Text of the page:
However, still waiting for the end of that stupid policy that prohibits bottles of water bought within the secure part of the airport (or filched from an airlines lounge) to be brought onto flights into the US from most overseas countries. Australia has the same policy and it makes no sense at all. Of course, given the cursory ruffling through carry on that occurs at these gate inspections, one is still able to manage a 330 ml bottle under the right circumstances.

  7. I certainly didn’t connect in the US but did in London with an overnight and stayed in an airport hotel outside security and still boarded the next morning with ZERO difficulty……….even if I had connected in the US and NOT exited the secure part of the airport how would a TSA screener sudeenly insert themselves into the picture…….another reason I guess to refuse to book domestic connections on international flghts…….

  8. Please explain just how a traveler returning from Europe would not be allowed to fly into the US with the sealed package? Are you saying they are gate checked? Are you saying they are forced to leave a secutre area of the airport and reenter? Or are you saying that those not bright enough to stay in the secure area will then be stopped upon reentering? I really don’t see anything new to this?

  9. @justsaying- In most US airports you have to leave the secure area and go through security again for an international -> domestic connection.

  10. @ JustSaying — In ALL US airports you have to exit security and reclear security. There’s no way to enter the US and get on a connecting flight without leaving the “secure area.”

  11. @ lucky #13: Pre-clearance in Shannon, Canada, or Abu Dhabi is arguably an exception to this, unless you go with the argument that you have “entered the US” while in Canada/Ireland/etc. I’m not objecting to your statement (it’s fundamentally true, and definitely true in the context of JustSaying’s comment), just pointing out that taken out of context there’s a loophole.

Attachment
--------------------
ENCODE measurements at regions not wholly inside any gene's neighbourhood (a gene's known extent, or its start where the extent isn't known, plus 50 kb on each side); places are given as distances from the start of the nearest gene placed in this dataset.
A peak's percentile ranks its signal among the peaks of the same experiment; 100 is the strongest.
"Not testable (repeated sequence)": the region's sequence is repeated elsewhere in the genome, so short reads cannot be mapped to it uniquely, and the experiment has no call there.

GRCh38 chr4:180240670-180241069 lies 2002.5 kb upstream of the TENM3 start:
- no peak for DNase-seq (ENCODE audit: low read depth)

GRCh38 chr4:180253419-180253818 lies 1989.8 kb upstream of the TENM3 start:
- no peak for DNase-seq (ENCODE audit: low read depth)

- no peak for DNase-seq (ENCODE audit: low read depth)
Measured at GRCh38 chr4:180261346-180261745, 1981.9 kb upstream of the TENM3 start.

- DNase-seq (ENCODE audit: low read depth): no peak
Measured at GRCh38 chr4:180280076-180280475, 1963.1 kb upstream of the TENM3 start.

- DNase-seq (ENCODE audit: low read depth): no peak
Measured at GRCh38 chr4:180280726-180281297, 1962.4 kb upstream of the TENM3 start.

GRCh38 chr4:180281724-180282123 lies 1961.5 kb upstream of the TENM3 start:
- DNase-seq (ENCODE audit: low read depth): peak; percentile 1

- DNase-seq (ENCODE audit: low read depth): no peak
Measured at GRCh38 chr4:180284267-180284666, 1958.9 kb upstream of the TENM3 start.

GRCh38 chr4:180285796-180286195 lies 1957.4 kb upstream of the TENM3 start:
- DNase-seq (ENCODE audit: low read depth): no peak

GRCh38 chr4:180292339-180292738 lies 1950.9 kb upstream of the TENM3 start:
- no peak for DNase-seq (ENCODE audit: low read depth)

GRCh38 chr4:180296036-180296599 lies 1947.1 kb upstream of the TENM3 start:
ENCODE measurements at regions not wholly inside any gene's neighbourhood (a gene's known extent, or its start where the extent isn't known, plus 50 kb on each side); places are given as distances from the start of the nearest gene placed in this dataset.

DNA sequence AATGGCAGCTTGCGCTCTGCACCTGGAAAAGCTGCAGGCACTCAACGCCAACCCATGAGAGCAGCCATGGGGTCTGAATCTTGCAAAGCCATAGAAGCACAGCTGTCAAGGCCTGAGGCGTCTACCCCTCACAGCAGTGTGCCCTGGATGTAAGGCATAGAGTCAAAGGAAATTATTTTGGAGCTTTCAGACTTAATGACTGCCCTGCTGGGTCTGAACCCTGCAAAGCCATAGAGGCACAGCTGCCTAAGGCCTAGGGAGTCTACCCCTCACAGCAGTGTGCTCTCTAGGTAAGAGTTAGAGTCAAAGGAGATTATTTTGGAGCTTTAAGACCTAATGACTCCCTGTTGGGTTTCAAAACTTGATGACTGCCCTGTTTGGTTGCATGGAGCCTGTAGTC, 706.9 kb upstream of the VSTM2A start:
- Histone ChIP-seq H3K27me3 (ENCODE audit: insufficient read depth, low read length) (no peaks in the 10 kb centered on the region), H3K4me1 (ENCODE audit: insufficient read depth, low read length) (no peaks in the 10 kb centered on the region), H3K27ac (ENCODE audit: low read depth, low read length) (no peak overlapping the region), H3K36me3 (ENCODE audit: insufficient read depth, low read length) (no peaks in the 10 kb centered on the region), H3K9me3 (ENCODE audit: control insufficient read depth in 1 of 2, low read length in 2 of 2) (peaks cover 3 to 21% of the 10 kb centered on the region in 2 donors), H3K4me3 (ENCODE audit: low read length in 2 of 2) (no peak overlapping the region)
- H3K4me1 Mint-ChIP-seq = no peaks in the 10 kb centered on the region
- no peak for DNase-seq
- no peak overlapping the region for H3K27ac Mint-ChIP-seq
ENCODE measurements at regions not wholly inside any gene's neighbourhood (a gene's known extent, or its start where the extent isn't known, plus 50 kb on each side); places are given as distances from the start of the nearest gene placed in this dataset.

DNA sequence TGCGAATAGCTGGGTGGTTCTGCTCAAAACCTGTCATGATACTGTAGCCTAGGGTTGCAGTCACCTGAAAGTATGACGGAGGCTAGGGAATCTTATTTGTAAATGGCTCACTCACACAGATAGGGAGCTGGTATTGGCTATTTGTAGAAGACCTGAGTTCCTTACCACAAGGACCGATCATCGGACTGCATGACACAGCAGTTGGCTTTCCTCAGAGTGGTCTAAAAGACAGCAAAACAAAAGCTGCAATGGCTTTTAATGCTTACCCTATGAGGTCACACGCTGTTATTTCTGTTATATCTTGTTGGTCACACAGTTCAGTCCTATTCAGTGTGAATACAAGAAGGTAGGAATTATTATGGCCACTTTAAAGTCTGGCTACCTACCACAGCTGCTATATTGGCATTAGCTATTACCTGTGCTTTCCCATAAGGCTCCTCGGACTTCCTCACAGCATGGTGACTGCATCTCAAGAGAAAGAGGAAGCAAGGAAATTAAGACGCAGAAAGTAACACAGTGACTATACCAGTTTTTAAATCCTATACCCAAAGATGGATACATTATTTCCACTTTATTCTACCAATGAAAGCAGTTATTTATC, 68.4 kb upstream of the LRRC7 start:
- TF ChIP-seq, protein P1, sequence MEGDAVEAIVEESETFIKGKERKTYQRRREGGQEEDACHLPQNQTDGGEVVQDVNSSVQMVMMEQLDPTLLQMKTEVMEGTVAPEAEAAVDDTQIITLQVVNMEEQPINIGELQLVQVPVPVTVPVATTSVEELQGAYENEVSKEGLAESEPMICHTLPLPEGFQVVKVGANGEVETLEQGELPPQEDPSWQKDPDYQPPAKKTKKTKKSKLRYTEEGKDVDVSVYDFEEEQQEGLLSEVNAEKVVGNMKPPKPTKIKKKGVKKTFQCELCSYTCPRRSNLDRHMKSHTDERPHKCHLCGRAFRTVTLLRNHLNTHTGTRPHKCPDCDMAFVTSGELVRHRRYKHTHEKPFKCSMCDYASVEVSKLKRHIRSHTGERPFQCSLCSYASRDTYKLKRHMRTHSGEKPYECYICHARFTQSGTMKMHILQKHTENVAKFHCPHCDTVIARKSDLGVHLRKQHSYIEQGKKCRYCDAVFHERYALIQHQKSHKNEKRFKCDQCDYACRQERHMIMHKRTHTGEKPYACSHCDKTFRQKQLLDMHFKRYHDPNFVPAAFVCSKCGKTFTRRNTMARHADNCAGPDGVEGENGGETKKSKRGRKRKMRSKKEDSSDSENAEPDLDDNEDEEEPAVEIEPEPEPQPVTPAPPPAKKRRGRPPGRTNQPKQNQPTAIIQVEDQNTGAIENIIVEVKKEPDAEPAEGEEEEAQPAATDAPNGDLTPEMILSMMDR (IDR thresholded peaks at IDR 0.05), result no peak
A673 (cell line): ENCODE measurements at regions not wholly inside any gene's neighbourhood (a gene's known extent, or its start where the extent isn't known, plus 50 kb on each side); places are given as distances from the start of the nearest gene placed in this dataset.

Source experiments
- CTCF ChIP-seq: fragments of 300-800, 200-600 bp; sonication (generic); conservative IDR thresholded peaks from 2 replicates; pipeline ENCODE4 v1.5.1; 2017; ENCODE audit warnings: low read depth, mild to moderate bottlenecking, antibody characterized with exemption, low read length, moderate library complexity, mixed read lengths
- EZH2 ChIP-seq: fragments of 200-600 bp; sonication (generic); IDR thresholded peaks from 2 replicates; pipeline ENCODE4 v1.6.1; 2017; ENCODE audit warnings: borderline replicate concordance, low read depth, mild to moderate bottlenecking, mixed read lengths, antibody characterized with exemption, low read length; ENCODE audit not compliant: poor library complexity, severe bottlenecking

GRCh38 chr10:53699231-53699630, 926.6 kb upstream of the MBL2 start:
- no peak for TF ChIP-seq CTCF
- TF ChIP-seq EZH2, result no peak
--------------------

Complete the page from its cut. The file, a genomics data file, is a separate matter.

12. Wow…..learn something new every day…….never had to deplane an international first class seat and change planes so didn’t have the pleasure of that experience………I will have to start slumming so I will be able to communicate on boarding area……

  13. I usually check perfumes the moment I pick up my bags. So this is great news. They are about the only interesting type of liquid I buy in France; usually when a new fragrance comes out

    Everything else I can get cheaper in the US. Liquor, forget about it! I am not carrying any bottles to save a few bucks! Well maybe if I get some rare vintage but luck has it, I will end up dropping the bottle or something…

  14. I’m not at all surprised at this exception, what surprises me is that it has taken the airports/airlines/merchants six years to make it happen. I have to imagine duty free sales amount to (or have the potential to amount to) an enormous amount of money.